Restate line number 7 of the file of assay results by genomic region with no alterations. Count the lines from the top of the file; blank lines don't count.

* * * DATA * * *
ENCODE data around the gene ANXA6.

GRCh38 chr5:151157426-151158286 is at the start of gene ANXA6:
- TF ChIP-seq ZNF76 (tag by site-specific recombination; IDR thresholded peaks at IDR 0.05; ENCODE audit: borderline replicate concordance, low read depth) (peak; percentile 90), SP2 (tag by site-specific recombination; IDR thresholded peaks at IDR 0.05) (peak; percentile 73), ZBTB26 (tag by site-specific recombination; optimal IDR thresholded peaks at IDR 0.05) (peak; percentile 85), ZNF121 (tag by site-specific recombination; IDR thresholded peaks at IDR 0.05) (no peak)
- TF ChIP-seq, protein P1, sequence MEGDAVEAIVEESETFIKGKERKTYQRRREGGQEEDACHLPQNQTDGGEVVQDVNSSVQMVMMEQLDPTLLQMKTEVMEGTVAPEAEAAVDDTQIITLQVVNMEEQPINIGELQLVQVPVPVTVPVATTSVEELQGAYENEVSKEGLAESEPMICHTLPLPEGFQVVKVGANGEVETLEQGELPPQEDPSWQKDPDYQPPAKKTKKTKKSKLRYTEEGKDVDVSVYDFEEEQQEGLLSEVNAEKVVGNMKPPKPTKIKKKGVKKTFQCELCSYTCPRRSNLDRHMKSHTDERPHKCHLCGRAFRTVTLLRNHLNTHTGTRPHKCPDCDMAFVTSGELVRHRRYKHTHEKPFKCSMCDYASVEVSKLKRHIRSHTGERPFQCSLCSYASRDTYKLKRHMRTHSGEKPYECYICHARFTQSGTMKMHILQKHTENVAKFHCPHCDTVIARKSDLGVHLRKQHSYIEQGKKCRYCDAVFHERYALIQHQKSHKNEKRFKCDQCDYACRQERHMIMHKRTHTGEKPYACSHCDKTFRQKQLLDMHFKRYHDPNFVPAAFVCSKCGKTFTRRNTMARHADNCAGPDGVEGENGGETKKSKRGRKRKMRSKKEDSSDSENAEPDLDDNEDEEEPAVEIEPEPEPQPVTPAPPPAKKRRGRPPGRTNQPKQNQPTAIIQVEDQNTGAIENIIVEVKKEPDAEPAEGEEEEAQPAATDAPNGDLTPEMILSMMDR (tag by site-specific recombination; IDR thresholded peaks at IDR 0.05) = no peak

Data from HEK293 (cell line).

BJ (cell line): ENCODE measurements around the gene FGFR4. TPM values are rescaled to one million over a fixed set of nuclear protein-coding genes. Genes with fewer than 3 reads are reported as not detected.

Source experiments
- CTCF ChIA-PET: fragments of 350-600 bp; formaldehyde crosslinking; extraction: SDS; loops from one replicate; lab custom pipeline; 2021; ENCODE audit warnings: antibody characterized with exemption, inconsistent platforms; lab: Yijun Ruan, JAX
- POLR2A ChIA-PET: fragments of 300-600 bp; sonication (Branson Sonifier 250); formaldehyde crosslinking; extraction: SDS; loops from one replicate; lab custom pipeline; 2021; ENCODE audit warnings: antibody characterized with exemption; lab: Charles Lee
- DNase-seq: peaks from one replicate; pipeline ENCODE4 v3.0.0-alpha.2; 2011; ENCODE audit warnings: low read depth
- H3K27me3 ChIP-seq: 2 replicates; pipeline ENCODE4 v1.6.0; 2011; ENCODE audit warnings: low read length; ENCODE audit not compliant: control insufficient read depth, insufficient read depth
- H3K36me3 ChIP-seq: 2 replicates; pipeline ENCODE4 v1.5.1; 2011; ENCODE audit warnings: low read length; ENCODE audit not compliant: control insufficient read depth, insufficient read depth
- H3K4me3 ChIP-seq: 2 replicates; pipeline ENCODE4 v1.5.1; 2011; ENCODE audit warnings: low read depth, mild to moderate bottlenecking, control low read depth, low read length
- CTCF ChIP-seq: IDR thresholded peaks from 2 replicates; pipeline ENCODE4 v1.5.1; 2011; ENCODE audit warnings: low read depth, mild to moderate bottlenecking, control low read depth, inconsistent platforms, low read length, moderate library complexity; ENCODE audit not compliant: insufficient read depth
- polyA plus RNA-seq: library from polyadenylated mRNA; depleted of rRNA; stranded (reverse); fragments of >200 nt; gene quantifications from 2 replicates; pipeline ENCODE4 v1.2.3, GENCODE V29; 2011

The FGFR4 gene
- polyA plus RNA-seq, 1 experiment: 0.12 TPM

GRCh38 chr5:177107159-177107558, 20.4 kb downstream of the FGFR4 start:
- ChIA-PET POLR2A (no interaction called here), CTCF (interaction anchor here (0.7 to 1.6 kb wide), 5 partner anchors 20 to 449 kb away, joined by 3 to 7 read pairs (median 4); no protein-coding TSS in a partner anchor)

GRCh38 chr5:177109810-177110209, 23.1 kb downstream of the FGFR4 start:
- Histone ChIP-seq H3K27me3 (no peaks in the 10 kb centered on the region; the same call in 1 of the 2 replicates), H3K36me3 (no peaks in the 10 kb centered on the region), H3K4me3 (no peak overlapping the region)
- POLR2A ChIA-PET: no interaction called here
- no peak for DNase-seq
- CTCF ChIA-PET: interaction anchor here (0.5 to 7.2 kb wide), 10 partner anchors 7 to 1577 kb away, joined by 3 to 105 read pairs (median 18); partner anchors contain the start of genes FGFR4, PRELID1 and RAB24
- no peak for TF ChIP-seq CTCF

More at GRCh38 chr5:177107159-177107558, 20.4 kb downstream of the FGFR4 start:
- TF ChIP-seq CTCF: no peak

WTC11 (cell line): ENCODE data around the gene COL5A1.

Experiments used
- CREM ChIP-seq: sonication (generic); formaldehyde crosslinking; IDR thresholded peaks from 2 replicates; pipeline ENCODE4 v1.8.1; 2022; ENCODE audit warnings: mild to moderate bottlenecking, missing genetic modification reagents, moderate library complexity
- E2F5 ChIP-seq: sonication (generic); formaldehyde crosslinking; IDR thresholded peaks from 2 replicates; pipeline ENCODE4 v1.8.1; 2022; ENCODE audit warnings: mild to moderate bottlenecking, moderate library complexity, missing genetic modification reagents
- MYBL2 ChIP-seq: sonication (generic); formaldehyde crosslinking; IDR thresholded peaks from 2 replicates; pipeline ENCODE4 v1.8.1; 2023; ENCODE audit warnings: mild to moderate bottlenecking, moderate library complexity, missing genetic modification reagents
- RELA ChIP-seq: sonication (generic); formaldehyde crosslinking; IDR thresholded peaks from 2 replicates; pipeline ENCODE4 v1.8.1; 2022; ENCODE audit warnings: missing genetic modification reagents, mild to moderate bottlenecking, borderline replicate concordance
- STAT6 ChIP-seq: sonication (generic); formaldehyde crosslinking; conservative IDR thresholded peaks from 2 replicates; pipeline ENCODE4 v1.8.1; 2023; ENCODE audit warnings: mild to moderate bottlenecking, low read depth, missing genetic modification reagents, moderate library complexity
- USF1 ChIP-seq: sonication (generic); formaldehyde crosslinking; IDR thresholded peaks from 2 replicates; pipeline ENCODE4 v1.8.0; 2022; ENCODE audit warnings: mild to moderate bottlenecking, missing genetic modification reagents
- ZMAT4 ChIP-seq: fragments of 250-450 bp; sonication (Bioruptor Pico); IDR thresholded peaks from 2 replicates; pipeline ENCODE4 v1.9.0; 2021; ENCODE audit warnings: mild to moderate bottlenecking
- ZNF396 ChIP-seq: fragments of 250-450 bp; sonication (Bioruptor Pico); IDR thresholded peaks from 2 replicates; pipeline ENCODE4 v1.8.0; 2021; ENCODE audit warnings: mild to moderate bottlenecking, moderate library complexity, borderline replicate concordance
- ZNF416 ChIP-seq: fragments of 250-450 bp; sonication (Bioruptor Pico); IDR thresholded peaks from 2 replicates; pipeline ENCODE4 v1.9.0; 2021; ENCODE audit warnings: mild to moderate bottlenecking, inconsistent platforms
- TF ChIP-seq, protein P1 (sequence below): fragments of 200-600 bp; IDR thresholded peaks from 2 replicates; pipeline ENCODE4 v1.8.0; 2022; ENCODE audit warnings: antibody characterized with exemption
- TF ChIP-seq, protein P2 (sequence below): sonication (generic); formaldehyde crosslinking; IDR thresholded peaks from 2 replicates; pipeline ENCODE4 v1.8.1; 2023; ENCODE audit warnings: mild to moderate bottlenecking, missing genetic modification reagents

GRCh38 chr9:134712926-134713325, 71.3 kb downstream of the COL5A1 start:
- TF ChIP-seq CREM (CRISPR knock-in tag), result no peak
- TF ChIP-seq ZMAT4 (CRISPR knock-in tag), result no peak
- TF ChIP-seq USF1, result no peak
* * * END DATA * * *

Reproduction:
Source experiments